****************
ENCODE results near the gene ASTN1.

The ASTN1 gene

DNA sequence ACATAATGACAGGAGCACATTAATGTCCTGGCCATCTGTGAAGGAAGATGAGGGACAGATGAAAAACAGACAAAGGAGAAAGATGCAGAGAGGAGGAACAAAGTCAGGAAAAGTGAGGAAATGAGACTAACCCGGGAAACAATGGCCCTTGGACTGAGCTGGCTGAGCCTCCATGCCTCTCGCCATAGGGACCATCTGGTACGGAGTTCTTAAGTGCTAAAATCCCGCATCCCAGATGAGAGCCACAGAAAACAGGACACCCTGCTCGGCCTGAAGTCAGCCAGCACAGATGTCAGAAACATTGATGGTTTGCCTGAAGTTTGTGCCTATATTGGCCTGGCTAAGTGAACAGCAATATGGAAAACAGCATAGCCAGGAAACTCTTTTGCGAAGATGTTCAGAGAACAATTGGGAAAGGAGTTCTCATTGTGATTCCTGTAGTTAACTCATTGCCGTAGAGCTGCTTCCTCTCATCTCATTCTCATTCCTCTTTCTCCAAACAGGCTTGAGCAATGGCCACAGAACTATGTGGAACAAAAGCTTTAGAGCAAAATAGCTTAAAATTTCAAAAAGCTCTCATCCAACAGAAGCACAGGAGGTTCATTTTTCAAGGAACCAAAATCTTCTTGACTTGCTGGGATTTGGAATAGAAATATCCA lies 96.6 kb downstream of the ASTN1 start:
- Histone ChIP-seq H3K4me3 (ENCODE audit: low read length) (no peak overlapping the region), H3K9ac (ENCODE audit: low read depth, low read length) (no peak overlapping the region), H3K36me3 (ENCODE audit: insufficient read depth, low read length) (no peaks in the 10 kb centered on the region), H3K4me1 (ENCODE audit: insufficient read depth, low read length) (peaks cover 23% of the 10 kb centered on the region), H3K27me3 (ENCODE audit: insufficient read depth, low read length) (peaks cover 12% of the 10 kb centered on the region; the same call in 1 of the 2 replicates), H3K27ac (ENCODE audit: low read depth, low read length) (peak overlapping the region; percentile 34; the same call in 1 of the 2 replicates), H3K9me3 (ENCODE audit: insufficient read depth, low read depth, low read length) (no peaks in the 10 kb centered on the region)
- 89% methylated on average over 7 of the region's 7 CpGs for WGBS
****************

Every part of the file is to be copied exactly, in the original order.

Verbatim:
ENCODE results near the gene ASTN1.

The ASTN1 gene

DNA sequence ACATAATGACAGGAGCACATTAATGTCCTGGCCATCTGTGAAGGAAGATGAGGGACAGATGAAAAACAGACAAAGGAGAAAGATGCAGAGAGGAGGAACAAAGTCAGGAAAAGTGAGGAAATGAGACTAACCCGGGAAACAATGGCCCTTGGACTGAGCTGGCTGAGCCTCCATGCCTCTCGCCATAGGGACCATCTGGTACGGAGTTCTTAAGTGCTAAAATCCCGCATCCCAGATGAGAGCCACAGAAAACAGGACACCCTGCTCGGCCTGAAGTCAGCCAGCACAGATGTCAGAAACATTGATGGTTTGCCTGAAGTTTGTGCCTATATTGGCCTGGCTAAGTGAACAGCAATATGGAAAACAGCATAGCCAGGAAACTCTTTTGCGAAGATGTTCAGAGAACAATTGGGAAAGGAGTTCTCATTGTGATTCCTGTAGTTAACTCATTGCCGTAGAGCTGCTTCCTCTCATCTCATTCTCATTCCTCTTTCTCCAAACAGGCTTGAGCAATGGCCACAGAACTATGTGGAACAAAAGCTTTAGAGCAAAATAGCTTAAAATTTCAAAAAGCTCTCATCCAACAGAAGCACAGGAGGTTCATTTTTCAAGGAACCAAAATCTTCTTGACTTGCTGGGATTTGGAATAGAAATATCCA lies 96.6 kb downstream of the ASTN1 start:
- Histone ChIP-seq H3K4me3 (ENCODE audit: low read length) (no peak overlapping the region), H3K9ac (ENCODE audit: low read depth, low read length) (no peak overlapping the region), H3K36me3 (ENCODE audit: insufficient read depth, low read length) (no peaks in the 10 kb centered on the region), H3K4me1 (ENCODE audit: insufficient read depth, low read length) (peaks cover 23% of the 10 kb centered on the region), H3K27me3 (ENCODE audit: insufficient read depth, low read length) (peaks cover 12% of the 10 kb centered on the region; the same call in 1 of the 2 replicates), H3K27ac (ENCODE audit: low read depth, low read length) (peak overlapping the region; percentile 34; the same call in 1 of the 2 replicates), H3K9me3 (ENCODE audit: insufficient read depth, low read depth, low read length) (no peaks in the 10 kb centered on the region)
- 89% methylated on average over 7 of the region's 7 CpGs for WGBS